Thoughts on my Suzuki training and teaching

I have always been proud to have the same birth year as the start of the National Health Service in the UK,1948, a year in which Shinichi Suzuki was already establishing his mother-tongue method to teach children to play the violin. Having dedicated my working life within the NHS, I discovered Nancy Daly’s training course for Suzuki recorder teaching in 2014 (well past retirement entitlement). With much pleasure I set about getting my recorder playing up to scratch for the audition to become a trainee. Then having been accepted I dropped my 44 hours a week work to become a locum doctor to start the Suzuki training. 

The process has been a mixture of naivity (not really realizing what I was committing to!), hard work, constant encouragement by the trainer and other trainees, fun, and a wealth of new experiences. Learning more about the history of the instruments, composers in the repertoire, child development and psychology, and practical aspects (to address performance anxiety) in a way that built on previous skills has given me new ways to identify and address the needs of my own pupils. At pretty much every stage I wondered if I should/could take on the next level. I am thrilled now to have completed all five levels, realizing that the learning never stops.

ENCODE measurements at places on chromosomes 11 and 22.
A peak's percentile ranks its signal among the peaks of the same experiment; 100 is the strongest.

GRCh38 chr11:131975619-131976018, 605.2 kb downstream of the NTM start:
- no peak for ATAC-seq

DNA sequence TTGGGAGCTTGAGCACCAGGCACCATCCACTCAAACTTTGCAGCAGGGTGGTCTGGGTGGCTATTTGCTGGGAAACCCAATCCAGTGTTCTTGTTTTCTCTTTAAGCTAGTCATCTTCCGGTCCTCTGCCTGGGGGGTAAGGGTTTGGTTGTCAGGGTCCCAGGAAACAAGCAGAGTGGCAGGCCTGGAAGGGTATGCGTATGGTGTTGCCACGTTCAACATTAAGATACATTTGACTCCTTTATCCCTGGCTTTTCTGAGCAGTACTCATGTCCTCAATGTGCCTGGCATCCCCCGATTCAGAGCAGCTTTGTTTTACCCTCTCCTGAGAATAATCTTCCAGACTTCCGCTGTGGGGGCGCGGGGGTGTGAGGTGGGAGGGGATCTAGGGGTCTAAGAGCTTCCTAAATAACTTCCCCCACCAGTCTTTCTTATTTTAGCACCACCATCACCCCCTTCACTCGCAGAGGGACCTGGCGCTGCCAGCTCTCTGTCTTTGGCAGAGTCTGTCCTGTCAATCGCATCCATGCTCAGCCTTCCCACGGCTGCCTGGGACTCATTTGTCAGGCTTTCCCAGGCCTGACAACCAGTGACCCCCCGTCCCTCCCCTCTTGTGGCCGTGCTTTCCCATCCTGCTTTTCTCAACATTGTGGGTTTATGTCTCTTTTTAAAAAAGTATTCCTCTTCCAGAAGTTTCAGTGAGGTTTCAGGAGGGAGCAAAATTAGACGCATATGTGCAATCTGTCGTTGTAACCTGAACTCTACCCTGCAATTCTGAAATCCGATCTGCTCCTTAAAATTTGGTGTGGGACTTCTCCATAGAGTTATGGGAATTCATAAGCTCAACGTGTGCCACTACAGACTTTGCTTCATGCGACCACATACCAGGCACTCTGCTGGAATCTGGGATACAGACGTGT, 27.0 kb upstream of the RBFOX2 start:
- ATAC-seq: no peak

Continuous professional development in person and more recently through the wonders of the internet is a joy, where as always there is excellent and inclusive discussion by the observers and trainees. Watching expert teachers with my own pupils gives added insight into areas for my development and playing. The international array of teachers for the recorder gives an added dimension to developing and sharing of ideas.

So, from a keen amateur player to someone who has more understanding of the teaching process, I hope the two-way learning that occurs between teacher and pupil will continue to be a source of delight. I feel I have learned to listen and demonstrate more and talk and question less with pupils, always taking their cues when queries arise. Also due to the situation with Covid I have stopped after-school club activities which used the Suzuki principles and repertoire with groups of five to eleven year olds. I had introduced ensemble work with treble and tenor instruments, accompanying them on keyboard or providing a bass recorder line. A few have followed me into my private teaching, which I feel is more personally rewarding.

Here’s to another 50 years of the Suzuki. The community interaction and support has been amazing, with especial gratitude to our wonderful trainer, Nancy Daly. 

Alyson Elliman

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